Nick became involved with Recovery Cymru through his engagement with the Footsteps To Recovery programme in early 2015. He worked for a blue-chip financial institution and his drinking pattern had accelerated from abusive drinking at weekends, then onto weekday evenings until he was suspended from his job for being under the influence at work. He completed the Footsteps To Recovery programme and maintained his involvement with Recovery Cymru by attending our groups and activities, moving onto a receptionist role and eventually taking on facilitation of support groups.
In September 2015 Nick was able to return to his post with the financial institution. He has since maintained his links with Recovery Cymru’s community and attends the centre regularly and continues to facilitate one of our support groups as part of a volunteer rota.
Amanda first accessed Recovery Cymru having been discharged from a residential rehabilitation community in October 2013. Residential rehab was just the latest chapter in Amanda’s twenty-year history of problems with drink and drugs. By now in her late-30’s, Amanda had been drinking since the age of 13 and using heroin since the age of 19. Her involvement with drugs brought the premature end of a promising career in nursing and led to a downward spiral of abusive relationships, involvement with social services and child protection; alongside a revolving door pattern of treatment, rehabilitation and relapse. During her time as an injecting drug user Amanda became infected with Hepatitis ‘C’.
Amanda had trained as a SMART Recovery facilitator while still at her latest rehab, and was very keen to start a weekly SMART Recovery group at Recovery Cymru. We supported Amanda with getting this project up and running and began promoting SMART Recovery alongside the other approaches to recovery we endorse. Amanda subsequently applied to be a Recovery Cymru volunteer and began taking on other volunteer roles within the organisation, as well as attending our social, support and activity groups as a member.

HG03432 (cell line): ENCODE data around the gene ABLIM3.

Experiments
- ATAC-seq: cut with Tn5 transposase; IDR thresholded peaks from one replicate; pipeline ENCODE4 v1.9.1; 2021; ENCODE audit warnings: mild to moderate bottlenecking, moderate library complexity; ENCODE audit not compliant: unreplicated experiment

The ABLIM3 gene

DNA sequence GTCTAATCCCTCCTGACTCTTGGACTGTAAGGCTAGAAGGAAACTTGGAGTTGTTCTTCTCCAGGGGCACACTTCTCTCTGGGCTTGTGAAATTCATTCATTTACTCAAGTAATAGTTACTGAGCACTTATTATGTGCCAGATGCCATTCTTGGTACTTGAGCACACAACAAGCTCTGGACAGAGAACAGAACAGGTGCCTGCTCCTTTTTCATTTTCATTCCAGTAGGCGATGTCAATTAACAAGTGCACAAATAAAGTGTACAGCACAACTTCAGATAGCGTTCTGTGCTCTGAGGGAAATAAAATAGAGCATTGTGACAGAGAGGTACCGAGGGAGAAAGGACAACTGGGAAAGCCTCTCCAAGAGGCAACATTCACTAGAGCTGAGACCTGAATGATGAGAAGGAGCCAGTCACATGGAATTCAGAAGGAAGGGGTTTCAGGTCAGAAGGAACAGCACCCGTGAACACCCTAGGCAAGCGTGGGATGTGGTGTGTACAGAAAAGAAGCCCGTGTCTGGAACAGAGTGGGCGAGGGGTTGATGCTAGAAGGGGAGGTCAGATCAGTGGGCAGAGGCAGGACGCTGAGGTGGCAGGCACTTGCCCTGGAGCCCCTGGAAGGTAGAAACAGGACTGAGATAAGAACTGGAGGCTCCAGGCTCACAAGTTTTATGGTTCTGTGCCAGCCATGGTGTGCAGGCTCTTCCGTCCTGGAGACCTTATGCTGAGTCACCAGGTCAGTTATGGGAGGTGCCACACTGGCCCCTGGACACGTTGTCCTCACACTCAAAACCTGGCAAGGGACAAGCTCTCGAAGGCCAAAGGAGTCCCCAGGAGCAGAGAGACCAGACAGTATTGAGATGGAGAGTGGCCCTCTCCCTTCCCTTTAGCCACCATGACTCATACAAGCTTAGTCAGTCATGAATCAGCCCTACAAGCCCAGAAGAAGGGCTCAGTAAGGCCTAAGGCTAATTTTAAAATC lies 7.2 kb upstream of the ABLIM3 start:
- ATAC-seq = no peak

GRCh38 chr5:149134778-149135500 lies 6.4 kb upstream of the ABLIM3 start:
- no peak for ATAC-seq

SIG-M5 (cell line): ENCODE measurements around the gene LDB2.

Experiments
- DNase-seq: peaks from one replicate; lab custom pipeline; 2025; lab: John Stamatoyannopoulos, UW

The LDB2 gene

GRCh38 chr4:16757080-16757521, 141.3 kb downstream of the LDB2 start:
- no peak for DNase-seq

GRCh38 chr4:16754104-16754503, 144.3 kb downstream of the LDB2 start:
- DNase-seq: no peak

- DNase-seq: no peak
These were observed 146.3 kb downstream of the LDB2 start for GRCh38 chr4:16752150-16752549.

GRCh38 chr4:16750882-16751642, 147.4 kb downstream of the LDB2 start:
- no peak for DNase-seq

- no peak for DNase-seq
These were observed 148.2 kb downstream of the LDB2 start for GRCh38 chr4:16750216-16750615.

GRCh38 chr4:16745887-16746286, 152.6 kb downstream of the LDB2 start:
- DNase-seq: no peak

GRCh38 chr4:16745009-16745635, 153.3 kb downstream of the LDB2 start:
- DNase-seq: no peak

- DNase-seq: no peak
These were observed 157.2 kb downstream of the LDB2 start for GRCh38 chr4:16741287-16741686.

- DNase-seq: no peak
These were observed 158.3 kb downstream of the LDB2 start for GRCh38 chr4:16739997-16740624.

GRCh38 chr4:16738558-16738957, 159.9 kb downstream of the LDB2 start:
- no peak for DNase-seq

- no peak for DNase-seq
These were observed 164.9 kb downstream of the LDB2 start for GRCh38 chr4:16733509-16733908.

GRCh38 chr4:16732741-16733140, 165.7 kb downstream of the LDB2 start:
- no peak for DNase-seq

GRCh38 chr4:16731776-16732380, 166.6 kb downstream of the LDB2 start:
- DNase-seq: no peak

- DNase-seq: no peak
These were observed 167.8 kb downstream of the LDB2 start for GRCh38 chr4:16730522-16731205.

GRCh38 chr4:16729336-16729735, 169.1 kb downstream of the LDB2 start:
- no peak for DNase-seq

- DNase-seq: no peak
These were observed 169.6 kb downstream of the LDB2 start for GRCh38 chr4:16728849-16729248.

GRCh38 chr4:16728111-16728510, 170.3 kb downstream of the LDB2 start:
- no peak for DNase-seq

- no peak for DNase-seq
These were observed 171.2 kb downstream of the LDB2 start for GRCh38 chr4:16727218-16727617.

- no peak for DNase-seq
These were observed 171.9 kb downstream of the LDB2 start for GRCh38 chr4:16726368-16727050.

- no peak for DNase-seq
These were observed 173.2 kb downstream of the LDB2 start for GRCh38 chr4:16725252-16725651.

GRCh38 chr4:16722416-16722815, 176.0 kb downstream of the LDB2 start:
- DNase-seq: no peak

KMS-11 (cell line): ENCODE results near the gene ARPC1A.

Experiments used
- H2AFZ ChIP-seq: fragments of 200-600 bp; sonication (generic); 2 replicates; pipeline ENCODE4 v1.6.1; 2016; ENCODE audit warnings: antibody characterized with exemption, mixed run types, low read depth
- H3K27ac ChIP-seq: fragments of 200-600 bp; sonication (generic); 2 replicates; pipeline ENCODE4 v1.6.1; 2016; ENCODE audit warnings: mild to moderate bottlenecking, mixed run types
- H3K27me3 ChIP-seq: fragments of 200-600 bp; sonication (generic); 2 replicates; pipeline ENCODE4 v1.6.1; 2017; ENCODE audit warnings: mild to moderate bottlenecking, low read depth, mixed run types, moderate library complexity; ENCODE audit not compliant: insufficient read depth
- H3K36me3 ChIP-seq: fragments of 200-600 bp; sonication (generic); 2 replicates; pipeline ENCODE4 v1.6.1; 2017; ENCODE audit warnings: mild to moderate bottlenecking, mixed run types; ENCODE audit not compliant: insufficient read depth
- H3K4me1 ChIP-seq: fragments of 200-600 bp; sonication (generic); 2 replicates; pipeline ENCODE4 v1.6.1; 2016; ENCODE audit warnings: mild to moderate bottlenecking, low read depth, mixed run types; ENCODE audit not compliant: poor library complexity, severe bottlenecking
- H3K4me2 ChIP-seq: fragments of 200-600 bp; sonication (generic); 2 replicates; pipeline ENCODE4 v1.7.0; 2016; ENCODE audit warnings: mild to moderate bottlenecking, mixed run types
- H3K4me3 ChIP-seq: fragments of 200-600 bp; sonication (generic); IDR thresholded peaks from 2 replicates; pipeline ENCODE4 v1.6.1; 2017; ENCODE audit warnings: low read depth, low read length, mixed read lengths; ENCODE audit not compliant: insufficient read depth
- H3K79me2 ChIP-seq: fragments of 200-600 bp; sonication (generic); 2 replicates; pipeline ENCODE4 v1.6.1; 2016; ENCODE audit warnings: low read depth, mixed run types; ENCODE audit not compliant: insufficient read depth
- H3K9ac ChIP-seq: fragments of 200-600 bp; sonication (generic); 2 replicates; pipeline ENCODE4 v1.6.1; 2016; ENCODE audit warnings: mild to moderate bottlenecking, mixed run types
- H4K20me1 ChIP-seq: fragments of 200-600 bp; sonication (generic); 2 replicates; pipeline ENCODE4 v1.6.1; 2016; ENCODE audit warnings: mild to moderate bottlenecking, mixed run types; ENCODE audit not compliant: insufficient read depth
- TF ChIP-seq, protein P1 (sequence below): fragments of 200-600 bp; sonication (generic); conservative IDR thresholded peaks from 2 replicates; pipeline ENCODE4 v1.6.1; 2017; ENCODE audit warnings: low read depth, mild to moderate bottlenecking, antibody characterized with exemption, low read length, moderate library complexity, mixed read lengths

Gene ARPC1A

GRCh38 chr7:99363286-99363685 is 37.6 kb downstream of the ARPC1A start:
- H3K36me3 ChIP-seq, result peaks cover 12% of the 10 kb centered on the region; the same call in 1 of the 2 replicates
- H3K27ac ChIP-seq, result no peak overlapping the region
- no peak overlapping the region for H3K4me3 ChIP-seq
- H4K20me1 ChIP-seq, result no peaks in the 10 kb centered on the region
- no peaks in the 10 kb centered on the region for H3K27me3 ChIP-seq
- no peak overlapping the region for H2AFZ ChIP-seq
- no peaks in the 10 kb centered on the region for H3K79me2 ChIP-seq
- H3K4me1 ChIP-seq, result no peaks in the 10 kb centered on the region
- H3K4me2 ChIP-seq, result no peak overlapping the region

In the summer of 2014 Amanda embarked on course of treatment for her Hepatitis ‘C’. It is not widely known that the standard treatment for the potentially fatal disease is a form of chemotherapy. This treatment is generally as effective for Hepatitis ‘C’ (about 50%), as it is for cancer and can have similar side-effects (such as extreme fatigue, nausea and susceptibility to secondary infections). Throughout this difficult period Amanda managed to maintain her recovery and in early 2015 was given the all-clear. In the autumn of that year Amanda applied-for, and was successful in securing, a permanent paid position as a support worker in a homeless hostel specialising in people with drug and/or alcohol problems. This is the first time Amanda has worked in nearly twenty years.